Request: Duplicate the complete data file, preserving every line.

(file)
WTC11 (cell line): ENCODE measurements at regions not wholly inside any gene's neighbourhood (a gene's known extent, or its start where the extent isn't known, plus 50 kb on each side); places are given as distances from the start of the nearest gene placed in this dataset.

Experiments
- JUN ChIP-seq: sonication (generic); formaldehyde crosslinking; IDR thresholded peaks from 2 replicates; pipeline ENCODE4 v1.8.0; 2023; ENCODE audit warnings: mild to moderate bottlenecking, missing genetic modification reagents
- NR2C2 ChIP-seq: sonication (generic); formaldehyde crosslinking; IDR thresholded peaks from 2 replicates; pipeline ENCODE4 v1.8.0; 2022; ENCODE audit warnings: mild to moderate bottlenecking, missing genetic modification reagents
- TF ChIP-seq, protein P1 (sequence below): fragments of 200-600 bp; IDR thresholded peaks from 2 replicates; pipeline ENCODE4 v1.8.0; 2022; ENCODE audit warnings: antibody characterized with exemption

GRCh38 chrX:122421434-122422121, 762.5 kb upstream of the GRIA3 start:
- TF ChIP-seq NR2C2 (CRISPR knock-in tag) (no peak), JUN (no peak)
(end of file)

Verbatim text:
WTC11 (cell line): ENCODE measurements at regions not wholly inside any gene's neighbourhood (a gene's known extent, or its start where the extent isn't known, plus 50 kb on each side); places are given as distances from the start of the nearest gene placed in this dataset.

Experiments
- JUN ChIP-seq: sonication (generic); formaldehyde crosslinking; IDR thresholded peaks from 2 replicates; pipeline ENCODE4 v1.8.0; 2023; ENCODE audit warnings: mild to moderate bottlenecking, missing genetic modification reagents
- NR2C2 ChIP-seq: sonication (generic); formaldehyde crosslinking; IDR thresholded peaks from 2 replicates; pipeline ENCODE4 v1.8.0; 2022; ENCODE audit warnings: mild to moderate bottlenecking, missing genetic modification reagents
- TF ChIP-seq, protein P1 (sequence below): fragments of 200-600 bp; IDR thresholded peaks from 2 replicates; pipeline ENCODE4 v1.8.0; 2022; ENCODE audit warnings: antibody characterized with exemption

GRCh38 chrX:122421434-122422121, 762.5 kb upstream of the GRIA3 start:
- TF ChIP-seq NR2C2 (CRISPR knock-in tag) (no peak), JUN (no peak)